3. It is the case of the workmen that on 10.4.1977, after the formation of the Trade Union, when the aforesaid J.H. Patel was collecting subscription from the members of the Union, he was called to the office of the employer, and was told to refrain from conducting the Trade Union activities, and the Receipt Book and the subscription which he had collected, was snatched away from him. The said Mr. Patel went to the Police Station to lodge a complaint, but the complaint was not recorded, and therefore he was constrained to file a criminal complaint before the concerned Magistrate. There was no dispute that in that complaint, officers of the respondent Company including A.H. Shah, Director and J.B. Dalal, Administrative Manager, were arraigned as accused. The complaint was taken up by the Magistrate but inasmuch as the evidence was found insufficient, the learned Magistrate held that the complaint was not proved, and therefore by his judgment and order dated 29.6.1978 acquitted all the four accused including the aforesaid two officers of the respondent Company.

4. Thereafter, the management of the respondent Company chose to serve a charge-sheet dated 15.7.1978 on the concerned workmen. In the said charge-sheet, essentially the charge was that the workmen concerned had lodged a report to the Superintendent of Police, Rampur, containing false allegations against four officers of the management, and that was done with an intent that the police officer should use

the lawful power against the said persons. There is no dispute that the workmen filed an explanation and that despite the explanation, no inquiry was held and an order of dismissal was passed on 17.7.1978. In fact the order dated 17.7.1978 in terms states: "In view of the self evident fact no further inquiry in the matter is called for, a copy of the judgment of the Special Judicial Magistrate, Rampur speaks for itself." Therefore, on that basis the dismissal order was passed.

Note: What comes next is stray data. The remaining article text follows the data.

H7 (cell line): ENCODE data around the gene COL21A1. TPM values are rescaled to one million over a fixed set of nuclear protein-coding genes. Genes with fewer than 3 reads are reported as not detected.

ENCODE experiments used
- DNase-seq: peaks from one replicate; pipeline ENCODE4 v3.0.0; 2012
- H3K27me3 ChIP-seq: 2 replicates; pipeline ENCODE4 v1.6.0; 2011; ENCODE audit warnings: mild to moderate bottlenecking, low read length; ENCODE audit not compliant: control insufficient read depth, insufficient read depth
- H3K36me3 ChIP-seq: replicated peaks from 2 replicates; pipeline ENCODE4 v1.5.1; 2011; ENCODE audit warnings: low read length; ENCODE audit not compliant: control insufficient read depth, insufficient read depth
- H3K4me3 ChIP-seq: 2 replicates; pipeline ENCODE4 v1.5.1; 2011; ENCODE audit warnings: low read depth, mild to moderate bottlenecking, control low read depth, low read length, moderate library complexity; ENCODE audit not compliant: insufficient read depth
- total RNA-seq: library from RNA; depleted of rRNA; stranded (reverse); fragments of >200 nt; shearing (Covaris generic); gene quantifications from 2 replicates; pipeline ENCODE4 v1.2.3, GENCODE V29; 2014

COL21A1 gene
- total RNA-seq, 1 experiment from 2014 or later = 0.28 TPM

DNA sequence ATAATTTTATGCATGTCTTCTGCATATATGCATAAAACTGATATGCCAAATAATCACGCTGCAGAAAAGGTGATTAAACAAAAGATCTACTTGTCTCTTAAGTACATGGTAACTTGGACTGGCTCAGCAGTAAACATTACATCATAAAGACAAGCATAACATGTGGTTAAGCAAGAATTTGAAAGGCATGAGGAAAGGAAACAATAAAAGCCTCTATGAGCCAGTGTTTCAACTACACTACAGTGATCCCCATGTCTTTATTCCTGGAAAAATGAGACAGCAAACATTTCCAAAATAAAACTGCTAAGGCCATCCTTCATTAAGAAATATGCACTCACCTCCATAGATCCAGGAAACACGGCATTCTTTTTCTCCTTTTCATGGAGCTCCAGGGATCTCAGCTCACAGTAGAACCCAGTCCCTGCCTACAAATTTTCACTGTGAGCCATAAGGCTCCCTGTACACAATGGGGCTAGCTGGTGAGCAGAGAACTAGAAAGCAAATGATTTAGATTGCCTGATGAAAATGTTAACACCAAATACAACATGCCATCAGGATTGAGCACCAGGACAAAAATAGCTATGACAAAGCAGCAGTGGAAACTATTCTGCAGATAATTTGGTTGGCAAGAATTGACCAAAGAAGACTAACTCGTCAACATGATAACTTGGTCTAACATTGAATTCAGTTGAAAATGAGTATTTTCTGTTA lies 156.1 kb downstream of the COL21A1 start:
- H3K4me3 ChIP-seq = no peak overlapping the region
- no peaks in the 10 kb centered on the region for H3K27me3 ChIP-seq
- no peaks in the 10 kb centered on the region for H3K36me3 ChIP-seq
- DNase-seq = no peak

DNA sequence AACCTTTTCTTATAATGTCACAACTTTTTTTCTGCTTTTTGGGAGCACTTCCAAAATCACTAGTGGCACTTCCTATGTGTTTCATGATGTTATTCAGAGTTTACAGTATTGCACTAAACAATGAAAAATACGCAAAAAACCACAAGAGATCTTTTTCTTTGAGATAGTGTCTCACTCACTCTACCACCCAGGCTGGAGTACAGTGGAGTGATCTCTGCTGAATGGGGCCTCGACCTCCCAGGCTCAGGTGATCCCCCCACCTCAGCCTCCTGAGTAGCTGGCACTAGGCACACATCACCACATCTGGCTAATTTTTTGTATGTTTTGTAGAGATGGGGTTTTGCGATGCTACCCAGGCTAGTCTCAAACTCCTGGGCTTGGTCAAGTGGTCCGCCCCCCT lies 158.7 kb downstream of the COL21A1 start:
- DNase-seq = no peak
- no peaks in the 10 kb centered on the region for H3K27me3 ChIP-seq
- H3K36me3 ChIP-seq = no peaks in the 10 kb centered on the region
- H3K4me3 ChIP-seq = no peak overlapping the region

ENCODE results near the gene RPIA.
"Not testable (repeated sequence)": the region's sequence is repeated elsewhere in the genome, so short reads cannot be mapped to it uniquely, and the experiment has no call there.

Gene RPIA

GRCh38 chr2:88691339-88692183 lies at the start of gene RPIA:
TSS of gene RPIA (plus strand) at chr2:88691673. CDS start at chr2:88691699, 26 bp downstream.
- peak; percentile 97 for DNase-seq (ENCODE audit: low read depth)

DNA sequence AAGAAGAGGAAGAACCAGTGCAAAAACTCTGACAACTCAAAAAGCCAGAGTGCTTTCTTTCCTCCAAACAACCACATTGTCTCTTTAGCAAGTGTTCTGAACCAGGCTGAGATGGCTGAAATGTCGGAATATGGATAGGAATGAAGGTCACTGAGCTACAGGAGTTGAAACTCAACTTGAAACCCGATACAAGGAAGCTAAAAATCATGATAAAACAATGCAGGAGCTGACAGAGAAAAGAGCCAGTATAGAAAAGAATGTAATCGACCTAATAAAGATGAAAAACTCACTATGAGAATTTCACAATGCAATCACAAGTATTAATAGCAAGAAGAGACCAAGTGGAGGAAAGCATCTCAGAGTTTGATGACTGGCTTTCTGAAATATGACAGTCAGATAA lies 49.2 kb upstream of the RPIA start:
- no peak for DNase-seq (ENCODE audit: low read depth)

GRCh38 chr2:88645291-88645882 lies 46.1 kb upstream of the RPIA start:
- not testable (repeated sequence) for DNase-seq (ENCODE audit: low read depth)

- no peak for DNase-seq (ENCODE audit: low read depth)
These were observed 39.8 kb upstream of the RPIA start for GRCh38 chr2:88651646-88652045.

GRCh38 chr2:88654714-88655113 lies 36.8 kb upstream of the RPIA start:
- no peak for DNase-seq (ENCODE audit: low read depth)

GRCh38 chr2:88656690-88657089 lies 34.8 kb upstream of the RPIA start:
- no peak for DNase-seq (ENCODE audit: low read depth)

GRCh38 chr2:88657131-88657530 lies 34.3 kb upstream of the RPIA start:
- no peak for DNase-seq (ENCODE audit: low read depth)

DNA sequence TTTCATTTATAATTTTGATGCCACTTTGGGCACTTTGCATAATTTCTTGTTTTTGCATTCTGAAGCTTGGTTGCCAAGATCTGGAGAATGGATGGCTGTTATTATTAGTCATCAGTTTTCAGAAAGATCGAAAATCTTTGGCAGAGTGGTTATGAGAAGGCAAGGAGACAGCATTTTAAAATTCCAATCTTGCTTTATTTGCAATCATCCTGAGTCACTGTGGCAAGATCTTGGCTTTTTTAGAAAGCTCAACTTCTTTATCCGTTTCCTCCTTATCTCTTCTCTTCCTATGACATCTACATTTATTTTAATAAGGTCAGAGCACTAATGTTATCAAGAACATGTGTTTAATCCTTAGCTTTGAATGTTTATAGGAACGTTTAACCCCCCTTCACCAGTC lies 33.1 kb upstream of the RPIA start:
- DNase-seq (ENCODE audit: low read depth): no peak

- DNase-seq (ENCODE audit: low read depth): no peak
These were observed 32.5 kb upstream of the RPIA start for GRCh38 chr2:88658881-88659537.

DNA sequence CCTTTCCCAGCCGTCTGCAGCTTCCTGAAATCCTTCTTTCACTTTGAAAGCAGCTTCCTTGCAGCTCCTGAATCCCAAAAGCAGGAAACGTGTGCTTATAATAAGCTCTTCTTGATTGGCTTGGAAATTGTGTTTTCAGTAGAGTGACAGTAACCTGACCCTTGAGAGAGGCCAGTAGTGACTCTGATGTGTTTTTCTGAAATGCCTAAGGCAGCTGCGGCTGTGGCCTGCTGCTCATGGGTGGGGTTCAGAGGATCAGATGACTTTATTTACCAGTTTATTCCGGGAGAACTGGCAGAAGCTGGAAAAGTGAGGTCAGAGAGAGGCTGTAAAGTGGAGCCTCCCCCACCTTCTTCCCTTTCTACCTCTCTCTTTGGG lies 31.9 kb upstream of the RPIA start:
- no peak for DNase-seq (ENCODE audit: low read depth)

5. The appellants workmen challenged their dismissal from service leading to the aforesaid Adjudication Case No.95 of 1979 before the Labour Court. In the proceeding before the Labour Court, essentially three issues were raised by the workmen. Firstly, that they were "protected workmen" and action against them was not justified. Secondly, that another proceeding was pending before the Labour Court and in view of the provision of Section 6E(2)(b) of the Uttar Pradesh Industrial Disputes Act which is in pari passu to Section 32(2)(b) of the Industrial Disputes Act, 1947, an approval application was required to be filed and inasmuch as the said application was not filed, the termination was bad in law. Thirdly, that the misconduct as alleged was not proved, and that lodging a criminal case against the officers of the respondent Company was not a misconduct.

6. In the adjudication case before the Labour Court, the workmen examined themselves and the management examined, amongst others, Mr. A.H. Shah, Director (EW-1) and Mr. J.B. Dalal, Administrative Officer (E-2). The Labour Court accepted the contention of the management with respect to the misconduct, but held that no inquiry was held at the departmental level prior to the order of dismissal. Thus, there was denial of the principles of natural justice and fairness. Hence, although it declined reinstatement, it passed the order granting 50% of the back-wages from the date of dismissal until the date of judgment and order passed by the Labour Court i.e. 31.3.1981. Being aggrieved by that judgment and order of the Labour Court, the management filed the earlier referred writ petition to dispute the award of this compensation and the workmen filed the other writ petition to challenge that part of the order which denied them reinstatement.